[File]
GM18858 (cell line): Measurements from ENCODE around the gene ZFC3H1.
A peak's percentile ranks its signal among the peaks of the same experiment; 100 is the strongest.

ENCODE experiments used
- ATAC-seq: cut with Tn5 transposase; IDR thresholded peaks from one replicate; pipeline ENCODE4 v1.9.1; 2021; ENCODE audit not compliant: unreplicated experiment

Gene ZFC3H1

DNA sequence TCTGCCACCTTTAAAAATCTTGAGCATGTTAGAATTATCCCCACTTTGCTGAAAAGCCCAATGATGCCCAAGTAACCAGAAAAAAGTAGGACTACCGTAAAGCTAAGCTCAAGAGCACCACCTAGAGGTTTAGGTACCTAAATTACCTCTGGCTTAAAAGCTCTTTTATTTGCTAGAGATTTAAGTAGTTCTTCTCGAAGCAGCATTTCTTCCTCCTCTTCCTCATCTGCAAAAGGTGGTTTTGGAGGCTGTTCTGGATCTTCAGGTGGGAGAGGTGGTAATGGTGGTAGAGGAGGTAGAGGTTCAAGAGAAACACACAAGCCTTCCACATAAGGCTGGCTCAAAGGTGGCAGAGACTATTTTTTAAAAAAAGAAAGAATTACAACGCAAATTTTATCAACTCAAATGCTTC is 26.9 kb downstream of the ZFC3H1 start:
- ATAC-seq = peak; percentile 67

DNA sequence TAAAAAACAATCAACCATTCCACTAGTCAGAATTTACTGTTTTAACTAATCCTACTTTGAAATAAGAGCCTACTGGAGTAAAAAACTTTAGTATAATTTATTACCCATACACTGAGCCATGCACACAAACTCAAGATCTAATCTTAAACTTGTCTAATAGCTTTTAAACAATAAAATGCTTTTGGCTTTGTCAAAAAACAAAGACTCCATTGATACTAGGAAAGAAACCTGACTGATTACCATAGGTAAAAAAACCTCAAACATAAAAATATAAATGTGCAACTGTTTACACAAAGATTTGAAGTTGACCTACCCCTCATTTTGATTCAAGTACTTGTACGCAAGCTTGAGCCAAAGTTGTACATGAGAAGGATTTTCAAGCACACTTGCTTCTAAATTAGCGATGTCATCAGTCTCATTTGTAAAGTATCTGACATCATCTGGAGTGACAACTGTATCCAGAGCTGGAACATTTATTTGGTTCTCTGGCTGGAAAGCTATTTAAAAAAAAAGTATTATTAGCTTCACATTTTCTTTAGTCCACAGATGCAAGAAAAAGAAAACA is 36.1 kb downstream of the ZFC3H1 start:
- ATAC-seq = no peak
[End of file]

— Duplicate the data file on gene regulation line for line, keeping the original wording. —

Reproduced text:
GM18858 (cell line): Measurements from ENCODE around the gene ZFC3H1.
A peak's percentile ranks its signal among the peaks of the same experiment; 100 is the strongest.

ENCODE experiments used
- ATAC-seq: cut with Tn5 transposase; IDR thresholded peaks from one replicate; pipeline ENCODE4 v1.9.1; 2021; ENCODE audit not compliant: unreplicated experiment

Gene ZFC3H1

DNA sequence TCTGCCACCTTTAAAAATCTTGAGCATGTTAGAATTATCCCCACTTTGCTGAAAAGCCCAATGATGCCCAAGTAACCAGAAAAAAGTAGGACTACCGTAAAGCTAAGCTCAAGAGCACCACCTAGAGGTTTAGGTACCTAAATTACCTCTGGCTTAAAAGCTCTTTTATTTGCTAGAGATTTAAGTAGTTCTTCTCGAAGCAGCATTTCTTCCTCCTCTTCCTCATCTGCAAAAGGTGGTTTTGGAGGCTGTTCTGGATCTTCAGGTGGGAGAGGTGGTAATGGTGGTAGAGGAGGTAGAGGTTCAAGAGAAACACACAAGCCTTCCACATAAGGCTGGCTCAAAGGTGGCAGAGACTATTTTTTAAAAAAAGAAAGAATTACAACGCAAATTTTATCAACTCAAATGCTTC is 26.9 kb downstream of the ZFC3H1 start:
- ATAC-seq = peak; percentile 67

DNA sequence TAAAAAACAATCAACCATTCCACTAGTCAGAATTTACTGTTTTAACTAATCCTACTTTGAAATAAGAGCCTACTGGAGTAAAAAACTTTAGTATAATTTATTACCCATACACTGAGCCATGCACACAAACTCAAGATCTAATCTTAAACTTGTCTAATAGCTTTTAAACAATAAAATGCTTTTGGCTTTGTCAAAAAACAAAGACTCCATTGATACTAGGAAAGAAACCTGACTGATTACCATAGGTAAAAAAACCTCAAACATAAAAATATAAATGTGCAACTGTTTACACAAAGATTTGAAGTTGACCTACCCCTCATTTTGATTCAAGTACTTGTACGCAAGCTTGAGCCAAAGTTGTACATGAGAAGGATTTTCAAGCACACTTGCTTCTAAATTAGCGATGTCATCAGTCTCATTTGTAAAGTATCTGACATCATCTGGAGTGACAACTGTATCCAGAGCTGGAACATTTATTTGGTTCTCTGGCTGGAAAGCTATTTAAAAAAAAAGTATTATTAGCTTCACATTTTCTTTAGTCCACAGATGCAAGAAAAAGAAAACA is 36.1 kb downstream of the ZFC3H1 start:
- ATAC-seq = no peak